Plus, a series of marathon matches featuring constant momentum changes and drama.
The atmosphere at the best-of-five semifinal series between Croatia and the United States over the weekend was a reminder of what makes the old Davis Cup format so attractive.
“Very few matches players will ever play in their career have more pressure than that,” U.S. captain Jim Courier said after Croatia’s Borna Coric ground out a five-set win over Davis Cup rookie Frances Tiafoe in the fifth and deciding match Sunday .
“Grand Slam final maybe is the only thing that comes close to touching that,” Courier added. “That’s going to be a boost for Frances long-term. He knows he can win in that environment.”
Yet that environment won’t be around at this stage in 2019.
Beginning next year, the top team event in men’s tennis — which started in 1900 — will be decided with a season-ending, 18-team tournament at a neutral site.
The new format is designed to make it easier for top players like Roger Federer, Rafael Nadal and Novak Djokovic to include Davis Cup in their busy schedules.
The 21-year-old Coric called his victory over Tiafoe “the most special moment of my whole life — by far,” but even he conceded that playing five sets of emotional tennis takes too much of a toll.
“From the players point of view I think it’s going to help us,” Coric said. “It’s going to give us a little bit more time to recover after the tournaments. Because I know after I play a big tie, when I play two matches, especially, the next week I cannot play and I’m very tired so I cannot practice too much also.
“But on a different point of view, I’m going to miss this for sure, because this is really something special, especially in tennis,” Coric added. “We don’t get this a lot. We don’t play for a team. … But I think we’re going to see in a couple of years it’s a good decision.”
In a rematch of this year’s World Cup soccer final, Croatia will visit defending champion France in the Nov. 23-25 final in Lille.
Under the new format, teams will still play traditional home-and-away series one week in February to advance to the championship in November, replacing the current format that is played over four weekends throughout the year. Players will compete for what the International Tennis Federation has said will rival Grand Slam prize money.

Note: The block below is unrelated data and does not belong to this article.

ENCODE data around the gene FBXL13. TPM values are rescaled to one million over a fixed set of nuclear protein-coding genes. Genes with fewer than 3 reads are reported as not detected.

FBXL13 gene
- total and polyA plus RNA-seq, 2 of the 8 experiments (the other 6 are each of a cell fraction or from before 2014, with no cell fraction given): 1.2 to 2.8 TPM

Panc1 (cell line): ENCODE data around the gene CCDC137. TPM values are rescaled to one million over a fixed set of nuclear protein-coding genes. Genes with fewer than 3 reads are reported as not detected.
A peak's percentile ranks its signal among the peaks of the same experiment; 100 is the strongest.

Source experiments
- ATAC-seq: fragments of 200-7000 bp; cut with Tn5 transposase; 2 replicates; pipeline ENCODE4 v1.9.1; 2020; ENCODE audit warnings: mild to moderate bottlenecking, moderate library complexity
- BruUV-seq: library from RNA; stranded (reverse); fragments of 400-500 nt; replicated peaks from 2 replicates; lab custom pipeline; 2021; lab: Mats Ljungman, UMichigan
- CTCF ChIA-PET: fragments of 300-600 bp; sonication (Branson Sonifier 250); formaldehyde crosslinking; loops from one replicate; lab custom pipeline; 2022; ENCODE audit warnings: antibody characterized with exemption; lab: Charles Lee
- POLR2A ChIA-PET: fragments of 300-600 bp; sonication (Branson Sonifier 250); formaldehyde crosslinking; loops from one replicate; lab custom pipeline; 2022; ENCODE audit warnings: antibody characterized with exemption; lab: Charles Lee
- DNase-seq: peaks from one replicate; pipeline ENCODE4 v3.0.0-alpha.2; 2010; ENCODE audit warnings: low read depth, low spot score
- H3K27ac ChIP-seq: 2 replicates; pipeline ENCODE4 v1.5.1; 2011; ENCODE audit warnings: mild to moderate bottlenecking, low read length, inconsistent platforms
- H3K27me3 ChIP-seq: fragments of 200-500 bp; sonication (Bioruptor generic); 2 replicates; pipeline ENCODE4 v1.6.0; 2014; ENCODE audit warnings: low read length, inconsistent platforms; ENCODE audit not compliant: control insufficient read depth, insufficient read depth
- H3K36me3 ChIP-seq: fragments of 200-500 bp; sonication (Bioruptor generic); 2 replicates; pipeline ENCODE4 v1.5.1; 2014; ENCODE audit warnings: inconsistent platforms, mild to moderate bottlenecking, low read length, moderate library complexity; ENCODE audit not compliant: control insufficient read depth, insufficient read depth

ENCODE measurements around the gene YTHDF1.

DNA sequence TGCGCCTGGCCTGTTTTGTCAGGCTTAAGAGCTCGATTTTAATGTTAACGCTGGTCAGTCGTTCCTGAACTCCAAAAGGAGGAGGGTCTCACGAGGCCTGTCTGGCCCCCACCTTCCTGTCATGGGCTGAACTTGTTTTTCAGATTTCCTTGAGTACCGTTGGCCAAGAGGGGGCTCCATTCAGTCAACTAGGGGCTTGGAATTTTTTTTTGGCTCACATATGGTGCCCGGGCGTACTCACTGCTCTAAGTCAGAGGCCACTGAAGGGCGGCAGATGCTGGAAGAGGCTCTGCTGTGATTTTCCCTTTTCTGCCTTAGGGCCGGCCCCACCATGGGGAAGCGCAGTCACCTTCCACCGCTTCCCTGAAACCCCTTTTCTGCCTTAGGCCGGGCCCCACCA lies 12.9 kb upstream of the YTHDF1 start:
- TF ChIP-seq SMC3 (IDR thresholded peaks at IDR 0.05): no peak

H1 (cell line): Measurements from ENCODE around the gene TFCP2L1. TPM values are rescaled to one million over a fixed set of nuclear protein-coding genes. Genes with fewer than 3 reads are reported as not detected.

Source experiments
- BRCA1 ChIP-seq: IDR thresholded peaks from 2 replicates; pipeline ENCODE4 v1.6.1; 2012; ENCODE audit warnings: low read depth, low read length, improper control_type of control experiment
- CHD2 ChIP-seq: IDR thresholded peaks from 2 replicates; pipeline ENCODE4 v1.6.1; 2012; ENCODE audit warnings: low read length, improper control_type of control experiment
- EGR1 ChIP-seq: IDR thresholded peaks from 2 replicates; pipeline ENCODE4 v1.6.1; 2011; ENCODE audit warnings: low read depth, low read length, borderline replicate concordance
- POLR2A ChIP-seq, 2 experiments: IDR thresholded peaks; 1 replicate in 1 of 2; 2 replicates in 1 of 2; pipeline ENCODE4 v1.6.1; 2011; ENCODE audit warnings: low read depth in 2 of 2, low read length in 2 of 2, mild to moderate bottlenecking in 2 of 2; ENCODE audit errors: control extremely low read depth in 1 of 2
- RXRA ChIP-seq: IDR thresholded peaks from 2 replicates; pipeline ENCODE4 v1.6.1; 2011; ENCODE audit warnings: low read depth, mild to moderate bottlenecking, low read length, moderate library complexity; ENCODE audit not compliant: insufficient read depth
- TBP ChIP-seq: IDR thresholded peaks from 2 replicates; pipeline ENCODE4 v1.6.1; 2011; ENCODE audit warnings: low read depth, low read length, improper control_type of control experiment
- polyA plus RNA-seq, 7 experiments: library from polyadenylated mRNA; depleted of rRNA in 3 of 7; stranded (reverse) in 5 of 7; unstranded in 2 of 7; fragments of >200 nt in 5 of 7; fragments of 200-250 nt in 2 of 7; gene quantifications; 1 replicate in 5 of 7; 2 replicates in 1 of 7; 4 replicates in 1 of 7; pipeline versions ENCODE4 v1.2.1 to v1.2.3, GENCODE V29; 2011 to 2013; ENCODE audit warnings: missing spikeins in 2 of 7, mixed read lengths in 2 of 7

“The No. 1 thing — if I play next year — I would miss is playing those home ties in front of your home fans,” American doubles specialist Mike Bryan said. “Hearing the USA chants. It’s just the excitement and the energy that that brings. It’s unlike any match on tour. Scheduling-wise and from a fan’s perspective it may be easier to follow and easier on the players long-term. That’s the only downside for me.”
Next year, the finalists will be placed into six, three-team groups for round-robin play, involving two singles matches and one doubles, all best-of-three sets — instead of the current best-of-five format featuring four singles matches and one doubles. The winners, along with the next two teams with the best records, will advance to the single-elimination quarterfinals.
The first championship will be held on an indoor hardcourt from Nov. 18-24, 2019, in either Madrid or Lille, France.
The 40-year-old Bryan came out of Davis Cup retirement and helped spark a U.S. comeback from 0-2 down by teaming with Ryan Harrison in a doubles victory Saturday that was decided in a fifth-set tiebreaker over nearly five hours.
“These are really fun moments when you’re playing on the road,” Bryan said. “It’s exciting to battle a crowd like that. It’s going to be different. It’s going to be kind of a neutral place to play.”
Courier hopes Fed Cup, the women’s version of the Davis Cup, joins in at some point, so men’s and women’s teams can compete in the same location.
“I think that’s the best presentation of our sport,” Courier said. “We see in the Grand Slams how much attention they get, because we have the men and the women. I think it would be wise for the ITF to look into that down the road once they get their sea legs so to speak with the new format.”
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